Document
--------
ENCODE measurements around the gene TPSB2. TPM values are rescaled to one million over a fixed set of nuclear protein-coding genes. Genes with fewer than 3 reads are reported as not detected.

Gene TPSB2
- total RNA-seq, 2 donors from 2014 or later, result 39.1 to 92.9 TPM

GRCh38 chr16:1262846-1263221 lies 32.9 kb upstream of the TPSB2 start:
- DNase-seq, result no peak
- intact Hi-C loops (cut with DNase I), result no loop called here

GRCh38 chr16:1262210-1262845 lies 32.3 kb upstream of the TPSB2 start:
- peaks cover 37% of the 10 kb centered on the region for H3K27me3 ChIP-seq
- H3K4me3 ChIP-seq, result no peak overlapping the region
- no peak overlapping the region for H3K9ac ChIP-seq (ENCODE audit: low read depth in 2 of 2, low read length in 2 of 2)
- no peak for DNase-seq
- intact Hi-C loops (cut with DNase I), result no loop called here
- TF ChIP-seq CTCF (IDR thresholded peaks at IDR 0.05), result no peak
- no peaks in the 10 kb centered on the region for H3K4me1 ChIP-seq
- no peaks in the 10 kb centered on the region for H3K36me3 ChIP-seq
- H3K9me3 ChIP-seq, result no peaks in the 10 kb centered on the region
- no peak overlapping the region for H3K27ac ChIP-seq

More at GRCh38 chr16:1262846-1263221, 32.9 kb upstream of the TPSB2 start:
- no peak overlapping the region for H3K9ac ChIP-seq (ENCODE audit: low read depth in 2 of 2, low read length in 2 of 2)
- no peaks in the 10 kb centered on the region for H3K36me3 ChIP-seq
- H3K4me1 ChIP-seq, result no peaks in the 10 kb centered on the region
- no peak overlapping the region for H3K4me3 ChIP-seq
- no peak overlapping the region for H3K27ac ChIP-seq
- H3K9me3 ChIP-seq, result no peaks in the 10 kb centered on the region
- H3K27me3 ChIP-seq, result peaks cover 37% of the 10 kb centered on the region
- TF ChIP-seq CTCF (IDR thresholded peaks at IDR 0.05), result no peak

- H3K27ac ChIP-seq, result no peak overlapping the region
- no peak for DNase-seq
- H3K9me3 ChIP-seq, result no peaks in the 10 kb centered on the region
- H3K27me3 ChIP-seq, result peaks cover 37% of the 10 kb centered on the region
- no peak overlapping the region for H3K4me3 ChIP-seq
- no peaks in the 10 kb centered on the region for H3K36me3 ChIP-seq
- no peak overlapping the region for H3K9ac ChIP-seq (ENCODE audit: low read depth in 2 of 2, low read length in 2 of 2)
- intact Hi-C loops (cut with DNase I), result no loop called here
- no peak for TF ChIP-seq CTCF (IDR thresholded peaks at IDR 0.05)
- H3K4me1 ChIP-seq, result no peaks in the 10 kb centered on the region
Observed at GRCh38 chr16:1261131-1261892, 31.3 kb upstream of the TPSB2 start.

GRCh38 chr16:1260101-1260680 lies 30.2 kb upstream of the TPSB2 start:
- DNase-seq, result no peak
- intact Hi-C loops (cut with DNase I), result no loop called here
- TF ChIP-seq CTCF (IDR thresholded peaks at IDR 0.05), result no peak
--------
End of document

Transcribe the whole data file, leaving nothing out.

ENCODE measurements around the gene TPSB2. TPM values are rescaled to one million over a fixed set of nuclear protein-coding genes. Genes with fewer than 3 reads are reported as not detected.

Gene TPSB2
- total RNA-seq, 2 donors from 2014 or later, result 39.1 to 92.9 TPM

GRCh38 chr16:1262846-1263221 lies 32.9 kb upstream of the TPSB2 start:
- DNase-seq, result no peak
- intact Hi-C loops (cut with DNase I), result no loop called here

GRCh38 chr16:1262210-1262845 lies 32.3 kb upstream of the TPSB2 start:
- peaks cover 37% of the 10 kb centered on the region for H3K27me3 ChIP-seq
- H3K4me3 ChIP-seq, result no peak overlapping the region
- no peak overlapping the region for H3K9ac ChIP-seq (ENCODE audit: low read depth in 2 of 2, low read length in 2 of 2)
- no peak for DNase-seq
- intact Hi-C loops (cut with DNase I), result no loop called here
- TF ChIP-seq CTCF (IDR thresholded peaks at IDR 0.05), result no peak
- no peaks in the 10 kb centered on the region for H3K4me1 ChIP-seq
- no peaks in the 10 kb centered on the region for H3K36me3 ChIP-seq
- H3K9me3 ChIP-seq, result no peaks in the 10 kb centered on the region
- no peak overlapping the region for H3K27ac ChIP-seq

More at GRCh38 chr16:1262846-1263221, 32.9 kb upstream of the TPSB2 start:
- no peak overlapping the region for H3K9ac ChIP-seq (ENCODE audit: low read depth in 2 of 2, low read length in 2 of 2)
- no peaks in the 10 kb centered on the region for H3K36me3 ChIP-seq
- H3K4me1 ChIP-seq, result no peaks in the 10 kb centered on the region
- no peak overlapping the region for H3K4me3 ChIP-seq
- no peak overlapping the region for H3K27ac ChIP-seq
- H3K9me3 ChIP-seq, result no peaks in the 10 kb centered on the region
- H3K27me3 ChIP-seq, result peaks cover 37% of the 10 kb centered on the region
- TF ChIP-seq CTCF (IDR thresholded peaks at IDR 0.05), result no peak

- H3K27ac ChIP-seq, result no peak overlapping the region
- no peak for DNase-seq
- H3K9me3 ChIP-seq, result no peaks in the 10 kb centered on the region
- H3K27me3 ChIP-seq, result peaks cover 37% of the 10 kb centered on the region
- no peak overlapping the region for H3K4me3 ChIP-seq
- no peaks in the 10 kb centered on the region for H3K36me3 ChIP-seq
- no peak overlapping the region for H3K9ac ChIP-seq (ENCODE audit: low read depth in 2 of 2, low read length in 2 of 2)
- intact Hi-C loops (cut with DNase I), result no loop called here
- no peak for TF ChIP-seq CTCF (IDR thresholded peaks at IDR 0.05)
- H3K4me1 ChIP-seq, result no peaks in the 10 kb centered on the region
Observed at GRCh38 chr16:1261131-1261892, 31.3 kb upstream of the TPSB2 start.

GRCh38 chr16:1260101-1260680 lies 30.2 kb upstream of the TPSB2 start:
- DNase-seq, result no peak
- intact Hi-C loops (cut with DNase I), result no loop called here
- TF ChIP-seq CTCF (IDR thresholded peaks at IDR 0.05), result no peak